Wednesday, September 6, 2006

Internet Impact

A friend emailed me today, mentioning how profoundly communications have changed, even in her lifetime. And that got the ponder going…

I suspect that a few decades from now, historians will look back at the phenomenon we call “the Internet” and note that its biggest impact was on the ways that people communicate with each other. Sure, all that other stuff like online shopping, information at hand, etc. is really cool — but just think about how much we’ve changed the way we talk with each other!

It wasn’t all that long ago — about 150 years ago — that the only way (other than face-to-face) people could communicate was via a letter in the mail, or through a printed publication of some kind. These things took days at their very fastest, months or even years (for a large book, for example) at their slowest. Conversations with someone far away were long drawn-out affairs. I have a good example of this in my family: my uncle saved the letters he exchanged with his mother (my grandmother) in World War II; hundreds of them in all. I’ve read them, and it’s fascinating to see how a conversation evolves over a period of months — dealing with letters gone missing, letters arriving out-of-sequence, and censors blacking or cutting out sections. One particular conversation (about managing apple trees) went on for 8 months. On a telephone call or email exchange, that would have taken maybe two minutes. That sloooooowness gives these conversations an entirely different “feel” from what we’re used to today…

I have a little exposure to the “letter” modality myself. As a child (about 10, I think) I had a “pen pal” for a while. Do you remember pen pals? Talk about an obsolete concept! But back then, they were rather a big deal. My pen pal was a little boy in Perth, Australia, by the name of Perry. That’s just about all I remember about him — but I do remember how awkward it was to keep up a conversation when the medium took so long to deliver messages (a few weeks each way). Today, of course, we’d just send email back and forth, or use one of the instant messenger applications — or even Skype an Internet phone call. Wait for a letter? I don’t think so!

Think about all the ways that the Internet has given us to communicate: email, instant messenger, voice-over-IP (phone calls), web sites, blogs (like this one!), podcasts, Internet radio, and…I’m sure I missed a few others. And more ways will pop up, because that’s what people really seem to want on the Internet. It’s instructive, I think, to see how explosively sites like YouTube (video sharing), Flickr (photo sharing), and MySpace (sharing…anything) have grown. There’s a common theme, of course — they are all ways for us to communicate, using this enabling technology called the Internet.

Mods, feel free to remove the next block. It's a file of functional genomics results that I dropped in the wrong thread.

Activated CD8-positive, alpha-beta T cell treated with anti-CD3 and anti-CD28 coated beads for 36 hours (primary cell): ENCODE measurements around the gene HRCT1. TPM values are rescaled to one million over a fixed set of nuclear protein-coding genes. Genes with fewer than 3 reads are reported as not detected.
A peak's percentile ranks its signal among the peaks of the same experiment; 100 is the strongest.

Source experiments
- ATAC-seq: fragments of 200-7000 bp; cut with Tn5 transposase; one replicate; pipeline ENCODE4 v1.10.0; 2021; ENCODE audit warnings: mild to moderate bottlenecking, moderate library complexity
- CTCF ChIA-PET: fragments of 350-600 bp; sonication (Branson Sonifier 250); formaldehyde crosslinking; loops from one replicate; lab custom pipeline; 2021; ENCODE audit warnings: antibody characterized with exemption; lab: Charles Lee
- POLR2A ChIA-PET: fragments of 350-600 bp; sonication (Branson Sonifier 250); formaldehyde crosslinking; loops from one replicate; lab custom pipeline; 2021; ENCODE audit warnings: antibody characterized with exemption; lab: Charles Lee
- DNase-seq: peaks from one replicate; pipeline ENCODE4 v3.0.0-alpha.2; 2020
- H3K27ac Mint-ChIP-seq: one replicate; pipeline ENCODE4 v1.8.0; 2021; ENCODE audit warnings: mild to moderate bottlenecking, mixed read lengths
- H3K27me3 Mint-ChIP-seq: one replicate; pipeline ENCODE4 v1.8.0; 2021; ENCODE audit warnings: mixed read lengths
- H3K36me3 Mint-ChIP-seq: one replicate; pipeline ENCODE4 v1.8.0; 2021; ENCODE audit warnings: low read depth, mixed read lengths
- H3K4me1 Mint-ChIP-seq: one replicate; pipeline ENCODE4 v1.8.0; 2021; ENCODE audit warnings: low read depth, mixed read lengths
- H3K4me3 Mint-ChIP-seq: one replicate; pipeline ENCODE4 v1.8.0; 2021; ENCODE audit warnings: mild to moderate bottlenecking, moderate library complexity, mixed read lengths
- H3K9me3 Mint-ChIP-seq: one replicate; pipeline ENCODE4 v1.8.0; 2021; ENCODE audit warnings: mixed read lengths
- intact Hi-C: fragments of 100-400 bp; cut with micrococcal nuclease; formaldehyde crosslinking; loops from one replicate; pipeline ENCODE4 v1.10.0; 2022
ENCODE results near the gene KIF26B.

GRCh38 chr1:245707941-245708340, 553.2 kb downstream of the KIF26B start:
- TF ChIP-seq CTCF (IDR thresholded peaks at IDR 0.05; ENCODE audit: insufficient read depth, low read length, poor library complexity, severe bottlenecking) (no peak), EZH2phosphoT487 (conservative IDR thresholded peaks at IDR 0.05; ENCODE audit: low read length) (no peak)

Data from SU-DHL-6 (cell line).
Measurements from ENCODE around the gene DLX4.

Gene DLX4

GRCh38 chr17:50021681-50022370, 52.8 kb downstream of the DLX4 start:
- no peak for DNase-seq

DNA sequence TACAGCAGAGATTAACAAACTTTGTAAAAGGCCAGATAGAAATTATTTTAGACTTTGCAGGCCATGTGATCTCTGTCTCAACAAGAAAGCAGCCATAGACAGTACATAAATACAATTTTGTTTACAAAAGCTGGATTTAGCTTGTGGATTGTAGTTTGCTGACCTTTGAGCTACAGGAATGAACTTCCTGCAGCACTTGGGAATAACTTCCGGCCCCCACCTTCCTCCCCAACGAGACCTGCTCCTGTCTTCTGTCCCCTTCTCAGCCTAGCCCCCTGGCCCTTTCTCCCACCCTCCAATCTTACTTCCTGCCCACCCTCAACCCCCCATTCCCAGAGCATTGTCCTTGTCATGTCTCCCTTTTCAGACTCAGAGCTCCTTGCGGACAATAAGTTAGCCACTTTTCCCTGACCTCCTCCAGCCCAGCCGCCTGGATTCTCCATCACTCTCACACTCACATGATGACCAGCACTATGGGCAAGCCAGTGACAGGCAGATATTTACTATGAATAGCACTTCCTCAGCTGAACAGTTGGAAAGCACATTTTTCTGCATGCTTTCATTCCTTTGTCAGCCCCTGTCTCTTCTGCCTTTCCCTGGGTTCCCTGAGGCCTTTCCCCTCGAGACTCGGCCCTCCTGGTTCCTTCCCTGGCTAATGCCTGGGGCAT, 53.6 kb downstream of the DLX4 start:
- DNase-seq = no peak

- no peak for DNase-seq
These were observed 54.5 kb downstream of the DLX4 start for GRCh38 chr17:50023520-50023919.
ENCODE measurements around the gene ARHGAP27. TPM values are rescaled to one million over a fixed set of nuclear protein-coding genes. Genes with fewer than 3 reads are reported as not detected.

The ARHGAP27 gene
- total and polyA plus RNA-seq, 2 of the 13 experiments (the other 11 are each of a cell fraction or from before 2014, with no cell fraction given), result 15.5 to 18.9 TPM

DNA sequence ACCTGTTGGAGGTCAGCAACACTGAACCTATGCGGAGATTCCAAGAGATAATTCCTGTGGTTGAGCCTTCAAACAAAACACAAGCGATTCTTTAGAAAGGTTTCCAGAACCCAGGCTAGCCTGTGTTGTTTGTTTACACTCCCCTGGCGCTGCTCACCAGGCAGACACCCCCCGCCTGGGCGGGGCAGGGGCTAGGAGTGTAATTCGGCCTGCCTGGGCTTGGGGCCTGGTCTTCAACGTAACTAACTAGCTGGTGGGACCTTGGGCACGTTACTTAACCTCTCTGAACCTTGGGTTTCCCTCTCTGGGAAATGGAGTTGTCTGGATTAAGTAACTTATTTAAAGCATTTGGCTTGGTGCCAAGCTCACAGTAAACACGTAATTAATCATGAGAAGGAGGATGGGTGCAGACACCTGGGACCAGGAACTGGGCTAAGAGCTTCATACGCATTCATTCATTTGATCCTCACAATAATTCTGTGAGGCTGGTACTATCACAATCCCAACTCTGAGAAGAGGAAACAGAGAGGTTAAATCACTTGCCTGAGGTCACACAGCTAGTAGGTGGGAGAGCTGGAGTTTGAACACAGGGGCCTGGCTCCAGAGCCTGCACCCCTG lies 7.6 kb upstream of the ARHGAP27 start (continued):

My crystal ball long ago bit the dust. I’ve been spectacularly bad at predicting future technology trends. But one prediction I think is pretty safe: the Internet will continue to become more and more available, more and more ubiquitous. For example, the FAA is on the verge of allowing cell phones to be used in-flight. There are very good Internet connections available via cell phones these days — so I’m sure a lot of people will use this new privilege to remain connected to the Internet while in flight (which is, of course, one of the few places where today you can’t easily connect). WiFi is getting more and more widespread. Broadband technologies are reaching into even very remote places — where I live, for example, satellite Internet access just recently became available at an attractive price. I don’t think the day when we can be on the Internet, at broadband speeds, no matter where in the world we are. What will that do to the way we communicate? Why have a cell phone, for instance, when you could simply Skype over your remote Internet connection? Why carry around storage media for your camera or video camera, when you could simply send the photos or video over the Internet — no matter where you are — to some storage facility available there (straight to Flickr or YouTube, for instance)? Think about it — if you knew that no matter where you were, you’re connected to the Internet — what things would be different? I’ll wager it would be a lot of them, starting with all the ways we communicate.

On a personal level, the Internet’s communications tools have radically changed this guy’s life. I now routinely “talk” with friends all over the world, in places that not so many years ago would have seemed very exotic: Bulgaria, Thailand, Madagascar, Sri Lanka, Estonia, and many others. Through my work, my hobbies, and my blog, I’ve “met” so many nice people (and really very few not-so-nice). I have extensive conversations (generally by email) with a few dozen of them. Some I’ve even met face-to-face — and I have standing invitations in cities all around the world. I think it’s safe to say that none of this would have happened without the Internet.

Now of course the Internet does many things for me. It’s an essential tool in my work (software engineering). But if I think about the single most profound impact the Internet has had on me, it’s clearly communications. Not all that other stuff, however pleasant and convenient it is…

No comments:

Post a Comment